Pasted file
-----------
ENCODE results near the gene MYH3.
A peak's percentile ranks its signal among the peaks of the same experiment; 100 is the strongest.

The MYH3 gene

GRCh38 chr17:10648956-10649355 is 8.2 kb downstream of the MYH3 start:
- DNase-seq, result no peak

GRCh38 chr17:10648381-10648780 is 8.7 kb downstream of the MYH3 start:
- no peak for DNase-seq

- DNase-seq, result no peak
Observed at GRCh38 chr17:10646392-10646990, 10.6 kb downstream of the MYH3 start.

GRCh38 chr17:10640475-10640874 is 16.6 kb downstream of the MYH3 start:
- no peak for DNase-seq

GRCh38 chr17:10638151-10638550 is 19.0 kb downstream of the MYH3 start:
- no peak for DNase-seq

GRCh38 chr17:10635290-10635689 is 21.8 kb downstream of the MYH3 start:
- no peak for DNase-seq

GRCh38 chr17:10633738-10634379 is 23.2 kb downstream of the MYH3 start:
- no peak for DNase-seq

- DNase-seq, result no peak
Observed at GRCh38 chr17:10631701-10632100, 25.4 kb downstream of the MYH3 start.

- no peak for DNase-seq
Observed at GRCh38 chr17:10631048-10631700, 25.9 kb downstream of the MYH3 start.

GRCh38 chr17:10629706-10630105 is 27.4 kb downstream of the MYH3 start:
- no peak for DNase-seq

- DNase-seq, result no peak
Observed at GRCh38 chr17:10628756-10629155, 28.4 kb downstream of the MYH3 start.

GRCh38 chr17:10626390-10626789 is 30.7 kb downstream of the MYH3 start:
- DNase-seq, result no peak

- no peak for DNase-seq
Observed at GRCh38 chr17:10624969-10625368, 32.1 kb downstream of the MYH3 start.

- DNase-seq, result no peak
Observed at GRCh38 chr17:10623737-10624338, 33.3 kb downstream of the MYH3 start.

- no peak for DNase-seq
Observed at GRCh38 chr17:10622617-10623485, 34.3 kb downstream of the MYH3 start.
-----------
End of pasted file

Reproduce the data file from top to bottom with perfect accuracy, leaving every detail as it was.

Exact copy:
ENCODE results near the gene MYH3.
A peak's percentile ranks its signal among the peaks of the same experiment; 100 is the strongest.

The MYH3 gene

GRCh38 chr17:10648956-10649355 is 8.2 kb downstream of the MYH3 start:
- DNase-seq, result no peak

GRCh38 chr17:10648381-10648780 is 8.7 kb downstream of the MYH3 start:
- no peak for DNase-seq

- DNase-seq, result no peak
Observed at GRCh38 chr17:10646392-10646990, 10.6 kb downstream of the MYH3 start.

GRCh38 chr17:10640475-10640874 is 16.6 kb downstream of the MYH3 start:
- no peak for DNase-seq

GRCh38 chr17:10638151-10638550 is 19.0 kb downstream of the MYH3 start:
- no peak for DNase-seq

GRCh38 chr17:10635290-10635689 is 21.8 kb downstream of the MYH3 start:
- no peak for DNase-seq

GRCh38 chr17:10633738-10634379 is 23.2 kb downstream of the MYH3 start:
- no peak for DNase-seq

- DNase-seq, result no peak
Observed at GRCh38 chr17:10631701-10632100, 25.4 kb downstream of the MYH3 start.

- no peak for DNase-seq
Observed at GRCh38 chr17:10631048-10631700, 25.9 kb downstream of the MYH3 start.

GRCh38 chr17:10629706-10630105 is 27.4 kb downstream of the MYH3 start:
- no peak for DNase-seq

- DNase-seq, result no peak
Observed at GRCh38 chr17:10628756-10629155, 28.4 kb downstream of the MYH3 start.

GRCh38 chr17:10626390-10626789 is 30.7 kb downstream of the MYH3 start:
- DNase-seq, result no peak

- no peak for DNase-seq
Observed at GRCh38 chr17:10624969-10625368, 32.1 kb downstream of the MYH3 start.

- DNase-seq, result no peak
Observed at GRCh38 chr17:10623737-10624338, 33.3 kb downstream of the MYH3 start.

- no peak for DNase-seq
Observed at GRCh38 chr17:10622617-10623485, 34.3 kb downstream of the MYH3 start.